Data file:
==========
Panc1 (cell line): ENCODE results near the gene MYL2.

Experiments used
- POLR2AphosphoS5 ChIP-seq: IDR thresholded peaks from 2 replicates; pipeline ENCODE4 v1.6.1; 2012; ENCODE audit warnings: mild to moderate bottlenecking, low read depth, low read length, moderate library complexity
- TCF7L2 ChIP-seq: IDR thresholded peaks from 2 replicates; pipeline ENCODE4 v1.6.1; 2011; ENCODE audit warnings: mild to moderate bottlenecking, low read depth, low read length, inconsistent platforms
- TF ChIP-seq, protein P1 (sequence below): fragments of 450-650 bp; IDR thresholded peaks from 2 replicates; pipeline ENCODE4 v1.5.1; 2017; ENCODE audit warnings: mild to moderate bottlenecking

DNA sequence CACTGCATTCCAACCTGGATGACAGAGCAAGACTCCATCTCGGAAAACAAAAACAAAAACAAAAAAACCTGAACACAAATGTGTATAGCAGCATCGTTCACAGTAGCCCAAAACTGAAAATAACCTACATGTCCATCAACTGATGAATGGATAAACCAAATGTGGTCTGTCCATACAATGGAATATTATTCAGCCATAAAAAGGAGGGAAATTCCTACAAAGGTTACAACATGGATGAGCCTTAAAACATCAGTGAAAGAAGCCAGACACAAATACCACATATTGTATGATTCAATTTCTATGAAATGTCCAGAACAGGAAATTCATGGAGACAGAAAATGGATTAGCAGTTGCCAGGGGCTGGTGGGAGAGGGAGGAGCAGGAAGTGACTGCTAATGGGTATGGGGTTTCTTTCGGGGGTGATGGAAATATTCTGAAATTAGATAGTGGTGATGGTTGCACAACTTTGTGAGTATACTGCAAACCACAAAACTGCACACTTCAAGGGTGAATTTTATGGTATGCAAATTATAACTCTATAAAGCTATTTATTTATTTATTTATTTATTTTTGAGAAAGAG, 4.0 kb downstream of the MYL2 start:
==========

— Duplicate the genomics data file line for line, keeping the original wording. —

Panc1 (cell line): ENCODE results near the gene MYL2.

Experiments used
- POLR2AphosphoS5 ChIP-seq: IDR thresholded peaks from 2 replicates; pipeline ENCODE4 v1.6.1; 2012; ENCODE audit warnings: mild to moderate bottlenecking, low read depth, low read length, moderate library complexity
- TCF7L2 ChIP-seq: IDR thresholded peaks from 2 replicates; pipeline ENCODE4 v1.6.1; 2011; ENCODE audit warnings: mild to moderate bottlenecking, low read depth, low read length, inconsistent platforms
- TF ChIP-seq, protein P1 (sequence below): fragments of 450-650 bp; IDR thresholded peaks from 2 replicates; pipeline ENCODE4 v1.5.1; 2017; ENCODE audit warnings: mild to moderate bottlenecking

DNA sequence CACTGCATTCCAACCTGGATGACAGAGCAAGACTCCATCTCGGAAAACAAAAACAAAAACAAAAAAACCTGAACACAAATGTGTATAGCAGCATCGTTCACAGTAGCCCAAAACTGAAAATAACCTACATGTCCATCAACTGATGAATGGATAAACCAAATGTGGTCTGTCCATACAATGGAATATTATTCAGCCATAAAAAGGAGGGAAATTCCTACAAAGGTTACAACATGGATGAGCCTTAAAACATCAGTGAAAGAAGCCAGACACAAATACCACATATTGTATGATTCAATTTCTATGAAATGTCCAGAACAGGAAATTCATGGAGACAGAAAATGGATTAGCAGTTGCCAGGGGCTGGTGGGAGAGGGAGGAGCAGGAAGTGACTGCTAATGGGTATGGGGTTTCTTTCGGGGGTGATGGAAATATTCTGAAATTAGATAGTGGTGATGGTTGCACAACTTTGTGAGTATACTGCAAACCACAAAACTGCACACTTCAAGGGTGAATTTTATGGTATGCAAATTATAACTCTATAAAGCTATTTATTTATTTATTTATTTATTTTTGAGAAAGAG, 4.0 kb downstream of the MYL2 start: